NEW ORLEANS – Saturday started out slower than the previous days, which allowed me to read the Wall Street Journal’s weekend paper and have a few cups of coffee. It was nice to be able to have a few moments to gather my thoughts, even though they had been scrambled after trying to order a simple latte, which had to be remade twice.
After reading the newspaper, I left to go to the conference around 9 a.m. and began with going to a few presentations. I even had time to explore a few of the poster presentations.
While exploring I walked past a man who was reciting what he was going to say to people as they came up to his poster, which was scheduled for later that day. He was sweating bullets.
I turned around and walked back up to his poster and asked him to explain the poster to me, with the exception that he needed to make it simple enough for me to understand it. He said that he could probably do that, but I was the first person to ask about his poster. He was six-hours early for the presentation period.
We had a great time talking about his poster, which was over reproductive effects of phytoestrogens in Aiptasia Pallida anemones. To put that in simple terms, he was studying diseases that could affect a certain organism’s reproduction cycle.
So I thanked him for his time and went on to other posters, stopping by one individual who had come up to my poster on Thursday and had given me a hard time.
Her name was Helen Gandler, a student from Bowdoin College, (It is not boating college, which is what I thought they were saying) and she had a poster about lobsters.
I asked her to explain the entire poster to me in common terms, since the title of her poster was: Intrinsic peptidergic modulation in the lobster cardiac neuromuscular system: a transcriptomic analysis of peptides and peptide receptors in cardiac ganglion and muscle.
She said that the simple way to think of it is that she was studying the effects of peptides on a lobster’s heart and why they make it beat slower or faster.
It was great to talk with her, even though she was extremely nervous as I asked her questions, with her lab team and professor standing there. The information was also very pertinent with the lobster population continuing to decrease, Gandler said.
We talked for almost 20-minutes and then others became interested in the poster, so I moseyed on to other posters.
Olivia Niedzialek, from Bard College, a member of our trip to Greece and Turkey, was also presenting today and I captured several photos of her doing what she called “a dream come true.” She had a great poster and had a lot of people ask her questions on it.
The afternoon seemed to go by extremely quickly. We began talking about dinner, so I suggested Italian.
We met up at 6:15 p.m., but I had called every Italian restaurant in the French Quarter and they all had two-hour waits for our seven-member group, so I resorted to my tried and true method, ask the locals.
I walked up to the concourse desk, and one of the ladies, Vicki Capro, had just arrived with coffee in hand, so I leaned over the counter and asked her where she would like to go to dinner. We both laughed and I asked her instead where she would eat dinner.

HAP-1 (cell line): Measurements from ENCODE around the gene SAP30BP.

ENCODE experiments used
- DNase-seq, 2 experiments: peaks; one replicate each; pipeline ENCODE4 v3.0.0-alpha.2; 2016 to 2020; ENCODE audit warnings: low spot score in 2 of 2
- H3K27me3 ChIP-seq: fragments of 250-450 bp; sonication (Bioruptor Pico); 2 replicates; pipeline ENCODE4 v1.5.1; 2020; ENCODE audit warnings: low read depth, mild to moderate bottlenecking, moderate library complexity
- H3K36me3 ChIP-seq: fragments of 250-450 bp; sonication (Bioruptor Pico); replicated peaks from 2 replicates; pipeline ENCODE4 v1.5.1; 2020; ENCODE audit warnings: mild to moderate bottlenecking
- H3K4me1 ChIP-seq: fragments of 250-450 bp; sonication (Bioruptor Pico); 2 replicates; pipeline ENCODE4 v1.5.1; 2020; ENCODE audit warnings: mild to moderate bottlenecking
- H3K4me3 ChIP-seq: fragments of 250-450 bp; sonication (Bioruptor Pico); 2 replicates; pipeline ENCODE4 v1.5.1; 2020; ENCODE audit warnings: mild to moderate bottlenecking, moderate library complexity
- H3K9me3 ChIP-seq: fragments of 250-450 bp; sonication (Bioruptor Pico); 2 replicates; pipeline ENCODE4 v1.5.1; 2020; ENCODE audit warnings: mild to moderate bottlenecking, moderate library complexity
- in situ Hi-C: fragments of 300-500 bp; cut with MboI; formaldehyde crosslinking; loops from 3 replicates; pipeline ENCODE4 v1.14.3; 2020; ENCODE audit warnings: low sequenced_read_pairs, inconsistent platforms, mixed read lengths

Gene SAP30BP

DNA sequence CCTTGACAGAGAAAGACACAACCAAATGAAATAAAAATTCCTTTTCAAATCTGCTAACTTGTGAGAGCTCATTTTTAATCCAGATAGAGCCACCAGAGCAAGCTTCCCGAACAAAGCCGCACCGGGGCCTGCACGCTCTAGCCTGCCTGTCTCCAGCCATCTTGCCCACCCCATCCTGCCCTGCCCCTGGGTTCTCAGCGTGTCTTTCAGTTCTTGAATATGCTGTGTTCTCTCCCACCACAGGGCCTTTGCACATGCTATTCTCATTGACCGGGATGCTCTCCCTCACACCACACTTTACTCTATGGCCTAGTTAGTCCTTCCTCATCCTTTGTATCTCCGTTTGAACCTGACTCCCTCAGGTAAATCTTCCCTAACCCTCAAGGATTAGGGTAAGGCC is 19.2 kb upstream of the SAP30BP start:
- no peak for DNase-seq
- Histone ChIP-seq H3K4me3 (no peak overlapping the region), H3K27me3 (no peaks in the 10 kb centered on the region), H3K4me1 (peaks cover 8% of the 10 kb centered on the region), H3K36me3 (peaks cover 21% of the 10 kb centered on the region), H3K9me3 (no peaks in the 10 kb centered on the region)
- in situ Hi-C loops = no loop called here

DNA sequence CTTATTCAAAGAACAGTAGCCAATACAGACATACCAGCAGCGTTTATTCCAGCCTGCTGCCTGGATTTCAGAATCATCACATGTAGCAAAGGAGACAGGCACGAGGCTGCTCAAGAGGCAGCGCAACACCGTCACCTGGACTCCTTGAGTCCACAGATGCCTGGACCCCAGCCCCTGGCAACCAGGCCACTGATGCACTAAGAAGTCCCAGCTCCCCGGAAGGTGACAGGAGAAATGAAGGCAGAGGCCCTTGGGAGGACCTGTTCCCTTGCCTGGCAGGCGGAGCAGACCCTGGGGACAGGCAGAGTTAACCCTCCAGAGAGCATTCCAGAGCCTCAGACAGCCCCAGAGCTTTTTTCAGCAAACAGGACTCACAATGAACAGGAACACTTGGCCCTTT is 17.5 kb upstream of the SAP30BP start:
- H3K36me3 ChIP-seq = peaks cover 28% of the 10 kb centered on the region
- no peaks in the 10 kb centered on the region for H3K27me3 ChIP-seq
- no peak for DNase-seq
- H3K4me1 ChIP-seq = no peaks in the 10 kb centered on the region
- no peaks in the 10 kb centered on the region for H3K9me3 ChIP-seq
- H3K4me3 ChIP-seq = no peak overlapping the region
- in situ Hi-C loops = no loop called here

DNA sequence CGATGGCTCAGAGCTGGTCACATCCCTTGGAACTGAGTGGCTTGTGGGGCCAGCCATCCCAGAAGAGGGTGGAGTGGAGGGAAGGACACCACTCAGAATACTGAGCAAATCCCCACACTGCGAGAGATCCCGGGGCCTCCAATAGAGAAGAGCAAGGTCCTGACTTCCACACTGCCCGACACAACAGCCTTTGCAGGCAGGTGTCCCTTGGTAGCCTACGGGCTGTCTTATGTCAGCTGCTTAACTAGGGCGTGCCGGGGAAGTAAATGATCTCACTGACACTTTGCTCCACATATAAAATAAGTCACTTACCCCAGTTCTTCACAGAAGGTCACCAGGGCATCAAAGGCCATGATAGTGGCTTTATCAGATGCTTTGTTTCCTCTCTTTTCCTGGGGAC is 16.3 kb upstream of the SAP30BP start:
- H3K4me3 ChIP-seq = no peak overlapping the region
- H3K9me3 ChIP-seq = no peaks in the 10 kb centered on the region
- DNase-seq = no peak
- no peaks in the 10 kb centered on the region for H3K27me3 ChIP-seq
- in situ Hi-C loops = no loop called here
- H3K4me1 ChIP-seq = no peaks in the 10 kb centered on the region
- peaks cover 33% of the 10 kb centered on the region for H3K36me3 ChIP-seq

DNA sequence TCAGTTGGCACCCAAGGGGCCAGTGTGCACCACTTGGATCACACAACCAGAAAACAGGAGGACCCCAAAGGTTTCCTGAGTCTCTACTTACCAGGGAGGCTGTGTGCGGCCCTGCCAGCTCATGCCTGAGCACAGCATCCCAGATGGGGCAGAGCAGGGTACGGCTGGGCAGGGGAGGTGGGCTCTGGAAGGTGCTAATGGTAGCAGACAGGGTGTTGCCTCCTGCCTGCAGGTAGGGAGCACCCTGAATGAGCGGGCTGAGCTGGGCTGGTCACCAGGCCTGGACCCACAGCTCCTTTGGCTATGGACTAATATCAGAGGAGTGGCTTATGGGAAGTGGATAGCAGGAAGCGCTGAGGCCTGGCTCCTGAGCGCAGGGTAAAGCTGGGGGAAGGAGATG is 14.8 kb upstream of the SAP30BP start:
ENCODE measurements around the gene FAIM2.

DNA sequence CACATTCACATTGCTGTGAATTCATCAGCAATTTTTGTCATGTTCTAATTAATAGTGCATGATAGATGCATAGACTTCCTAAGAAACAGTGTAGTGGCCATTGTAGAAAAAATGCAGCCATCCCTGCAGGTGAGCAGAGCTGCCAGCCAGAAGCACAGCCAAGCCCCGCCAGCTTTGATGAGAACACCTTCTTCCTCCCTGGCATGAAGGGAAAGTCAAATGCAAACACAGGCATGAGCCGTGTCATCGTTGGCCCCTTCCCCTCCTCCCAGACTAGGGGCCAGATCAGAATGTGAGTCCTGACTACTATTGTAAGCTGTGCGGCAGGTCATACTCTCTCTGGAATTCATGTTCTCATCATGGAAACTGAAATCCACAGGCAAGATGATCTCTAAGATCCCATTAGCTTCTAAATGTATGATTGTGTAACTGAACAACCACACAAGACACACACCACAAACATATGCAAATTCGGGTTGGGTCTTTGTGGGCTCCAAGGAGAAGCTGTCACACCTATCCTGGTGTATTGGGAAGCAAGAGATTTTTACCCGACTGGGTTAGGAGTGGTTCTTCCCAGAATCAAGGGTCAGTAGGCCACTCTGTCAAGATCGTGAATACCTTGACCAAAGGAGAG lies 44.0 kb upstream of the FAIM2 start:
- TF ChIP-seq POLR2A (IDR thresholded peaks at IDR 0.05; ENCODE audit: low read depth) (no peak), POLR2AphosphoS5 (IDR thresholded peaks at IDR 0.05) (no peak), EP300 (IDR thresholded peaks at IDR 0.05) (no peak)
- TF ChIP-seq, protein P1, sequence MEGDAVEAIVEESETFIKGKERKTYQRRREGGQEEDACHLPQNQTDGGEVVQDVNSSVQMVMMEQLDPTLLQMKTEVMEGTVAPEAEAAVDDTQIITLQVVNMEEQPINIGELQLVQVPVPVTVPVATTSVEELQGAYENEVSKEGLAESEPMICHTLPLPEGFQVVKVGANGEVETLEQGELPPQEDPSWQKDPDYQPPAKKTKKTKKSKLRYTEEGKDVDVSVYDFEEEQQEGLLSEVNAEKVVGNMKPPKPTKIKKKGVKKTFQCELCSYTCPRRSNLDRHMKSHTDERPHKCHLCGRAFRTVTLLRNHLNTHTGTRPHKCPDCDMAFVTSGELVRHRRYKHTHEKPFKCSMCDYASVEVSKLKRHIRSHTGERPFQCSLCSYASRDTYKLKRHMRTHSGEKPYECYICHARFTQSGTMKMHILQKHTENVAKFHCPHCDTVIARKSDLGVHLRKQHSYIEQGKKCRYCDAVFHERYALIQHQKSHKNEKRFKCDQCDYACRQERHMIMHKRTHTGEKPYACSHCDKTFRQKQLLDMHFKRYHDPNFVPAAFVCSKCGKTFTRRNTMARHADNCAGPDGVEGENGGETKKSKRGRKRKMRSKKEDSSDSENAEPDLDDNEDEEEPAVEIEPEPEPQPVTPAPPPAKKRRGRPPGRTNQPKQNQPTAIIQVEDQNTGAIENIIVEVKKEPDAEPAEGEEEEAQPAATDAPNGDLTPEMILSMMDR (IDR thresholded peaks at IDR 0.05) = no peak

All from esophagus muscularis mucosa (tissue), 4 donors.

She began rambling off twenty or so different places, giving her thoughts on the restaurant, telling me which one to shy away from and at one-point coloring in half of the downtown map, stating that if I go there I could die. I took her advice.
She suggested Marcello’s, a couple of blocks away and said that it was one of her favorite restaurants. In addition, she gave me a brief life story on how her family were oyster farmers and knew good seafood.
I suggested the idea to the group and one of the first questions I got was how expensive is the place. I responded with so many dollars on average. However, I was asked again, but this time it was, how many dollar sings? I said two, but it turned out to be more than two.
The seven-block walk to the restaurant was cold, but worth the walk, as the food was absolutely delicious and service was great.
I had a special appetizer ordered, which consisted of lobster, caviar and a sauce that had a great smoked taste to it. For my entrée I ordered the Bucatini Carbonare, which was a perfect portion. The flavors of the pasta, pancetta, garlic and egg went well together and no one flavor over powered another, a sure sign of good Italian food.
We had great conversations and I even asked Dr. John Barthell, provost of the University of Central Oklahoma, about his college days and the multiple concerts he went to back then. It was great to hear about his past.
I then ordered my first Uber driver and learned that Barthell had also been in one during the conference, so apparently we are both moving into the 21st century. The driver pulled up in less than one-minute and I was surprised at how easy the service was to use.
Niedzialek, Meredith Johnson, and Melina Pérez, and I took the Uber to Café Du Mode, with the others walking there. While it was cold sitting there at the café, it was nice to have a hot cup of coffee with beignets.
Afterwards we took an Uber back to the hotel and went our separate ways for the night.
I had a great night’s rest, waking up before the crack of dawn ready to take on the day and walk around the entire French Quarter. I met up with Niedzialek, Johnson, Pérez and Dillon Travis, at 8:30 a.m. after having three cups of coffee.